Jeff Peek came to
(CIT - Get Report) in 2003 to shake up a sleepy lender.
A Princeton University graduate and regular on New York's social circuit, Peek climbed the ranks at Merrill Lynch, eventually running its asset management business before getting pushed out in a power struggle with (now-former) CEO Stan O'Neal.
He then moved to a high-level job at
(CS - Get Report). When he joined CIT -- now on the brink of bankruptcy -- it was with the notion that he would shortly succeed CEO Albert Gamper and did so the following year. He added the chairmanship of the board of directors to his duties at the start of 2005.
And his ambitions were not small.
|Jeffrey M. Peek
"I stand before you today convinced CIT has the right stuff to be a leader, not just another lender," he told investors and analysts in November 2005. Peek was unavailable for comment on this story, according to a CIT spokesman.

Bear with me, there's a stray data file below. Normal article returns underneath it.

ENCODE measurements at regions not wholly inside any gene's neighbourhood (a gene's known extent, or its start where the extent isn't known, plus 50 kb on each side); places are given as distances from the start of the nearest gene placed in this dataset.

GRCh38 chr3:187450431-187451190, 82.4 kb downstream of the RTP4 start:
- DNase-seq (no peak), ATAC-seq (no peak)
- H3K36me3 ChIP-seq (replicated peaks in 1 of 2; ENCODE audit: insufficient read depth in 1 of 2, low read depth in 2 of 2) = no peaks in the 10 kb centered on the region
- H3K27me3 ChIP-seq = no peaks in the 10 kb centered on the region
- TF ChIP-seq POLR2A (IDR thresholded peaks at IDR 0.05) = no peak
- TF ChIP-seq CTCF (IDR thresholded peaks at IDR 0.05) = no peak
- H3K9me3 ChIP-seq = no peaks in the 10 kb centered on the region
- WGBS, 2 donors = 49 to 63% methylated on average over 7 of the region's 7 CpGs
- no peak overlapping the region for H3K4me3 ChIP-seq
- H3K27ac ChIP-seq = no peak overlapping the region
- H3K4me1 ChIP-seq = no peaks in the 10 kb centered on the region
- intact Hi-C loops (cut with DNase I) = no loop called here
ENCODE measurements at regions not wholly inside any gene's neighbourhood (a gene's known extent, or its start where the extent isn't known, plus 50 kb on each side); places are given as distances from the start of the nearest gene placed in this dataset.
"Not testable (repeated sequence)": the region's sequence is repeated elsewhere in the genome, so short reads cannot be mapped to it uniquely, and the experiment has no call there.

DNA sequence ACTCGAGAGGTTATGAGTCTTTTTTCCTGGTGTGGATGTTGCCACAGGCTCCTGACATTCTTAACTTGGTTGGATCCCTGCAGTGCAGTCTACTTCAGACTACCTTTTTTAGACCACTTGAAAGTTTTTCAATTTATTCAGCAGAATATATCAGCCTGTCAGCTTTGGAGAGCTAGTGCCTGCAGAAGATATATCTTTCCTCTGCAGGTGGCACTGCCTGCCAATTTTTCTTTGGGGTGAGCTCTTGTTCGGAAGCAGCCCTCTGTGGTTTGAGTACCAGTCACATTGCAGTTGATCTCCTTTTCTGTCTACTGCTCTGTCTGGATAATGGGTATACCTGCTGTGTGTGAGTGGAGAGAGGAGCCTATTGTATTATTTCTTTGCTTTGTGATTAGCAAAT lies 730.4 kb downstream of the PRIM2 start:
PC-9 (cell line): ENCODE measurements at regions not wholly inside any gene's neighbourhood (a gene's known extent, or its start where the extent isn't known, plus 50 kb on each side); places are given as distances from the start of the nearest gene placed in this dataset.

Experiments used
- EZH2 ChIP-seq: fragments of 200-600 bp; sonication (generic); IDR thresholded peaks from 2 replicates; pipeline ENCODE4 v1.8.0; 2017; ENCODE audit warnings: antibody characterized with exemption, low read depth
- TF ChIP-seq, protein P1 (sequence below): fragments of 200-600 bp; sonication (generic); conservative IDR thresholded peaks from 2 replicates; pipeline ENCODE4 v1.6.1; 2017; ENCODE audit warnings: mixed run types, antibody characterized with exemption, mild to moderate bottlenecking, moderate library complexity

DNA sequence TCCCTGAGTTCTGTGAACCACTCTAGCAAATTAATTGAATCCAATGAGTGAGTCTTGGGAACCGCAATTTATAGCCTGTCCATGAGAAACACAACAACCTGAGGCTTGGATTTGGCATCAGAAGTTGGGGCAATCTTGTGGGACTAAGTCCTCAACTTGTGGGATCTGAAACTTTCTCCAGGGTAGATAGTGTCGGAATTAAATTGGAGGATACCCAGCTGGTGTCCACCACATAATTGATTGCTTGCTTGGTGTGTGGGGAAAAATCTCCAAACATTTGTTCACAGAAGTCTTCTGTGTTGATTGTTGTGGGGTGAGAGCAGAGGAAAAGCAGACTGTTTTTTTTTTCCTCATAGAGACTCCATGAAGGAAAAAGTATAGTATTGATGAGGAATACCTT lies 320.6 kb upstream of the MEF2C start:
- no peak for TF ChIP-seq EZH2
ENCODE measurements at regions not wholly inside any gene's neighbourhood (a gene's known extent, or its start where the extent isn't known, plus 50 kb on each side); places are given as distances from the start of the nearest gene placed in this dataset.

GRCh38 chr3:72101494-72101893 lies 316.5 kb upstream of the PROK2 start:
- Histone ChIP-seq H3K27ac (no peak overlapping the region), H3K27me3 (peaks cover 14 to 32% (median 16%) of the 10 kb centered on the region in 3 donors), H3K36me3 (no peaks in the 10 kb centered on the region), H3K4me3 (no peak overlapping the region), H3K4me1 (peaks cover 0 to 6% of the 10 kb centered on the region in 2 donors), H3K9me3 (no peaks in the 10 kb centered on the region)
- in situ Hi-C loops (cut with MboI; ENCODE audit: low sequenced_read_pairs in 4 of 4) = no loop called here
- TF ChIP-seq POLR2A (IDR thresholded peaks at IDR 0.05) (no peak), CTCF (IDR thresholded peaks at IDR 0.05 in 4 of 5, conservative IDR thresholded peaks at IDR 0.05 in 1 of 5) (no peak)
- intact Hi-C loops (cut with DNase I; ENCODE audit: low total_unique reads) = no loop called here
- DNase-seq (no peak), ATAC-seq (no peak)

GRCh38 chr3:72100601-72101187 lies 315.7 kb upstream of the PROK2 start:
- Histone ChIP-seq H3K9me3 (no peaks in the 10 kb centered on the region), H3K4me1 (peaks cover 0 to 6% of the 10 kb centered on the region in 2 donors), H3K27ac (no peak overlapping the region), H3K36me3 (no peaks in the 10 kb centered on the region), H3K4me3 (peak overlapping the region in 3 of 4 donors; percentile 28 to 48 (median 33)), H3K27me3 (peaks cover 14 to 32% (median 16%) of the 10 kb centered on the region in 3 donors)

With headquarters in Livingston, N.J., CIT was an unglamorous lender to small and midsized companies. Peek moved the company's base of operations to a brand-new, 300,000 square-foot, glass-encased office tower on Fifth Avenue, near Bryant Park.
The Wall Street Journal
reported on Thursday that regulators were not going to bail out CIT, causing its shares to plummet nearly 75%. CIT needs about $5.6 billion to avoid a bankruptcy filing, according to a report Thursday by bond research firm
His main strategy was to generate lots of fee-based revenue, as opposed to the boring old practice of simply lending for a few pennies more than it was borrowing, according to Sameer Gokhale, analyst at Keefe, Bruyette & Woods.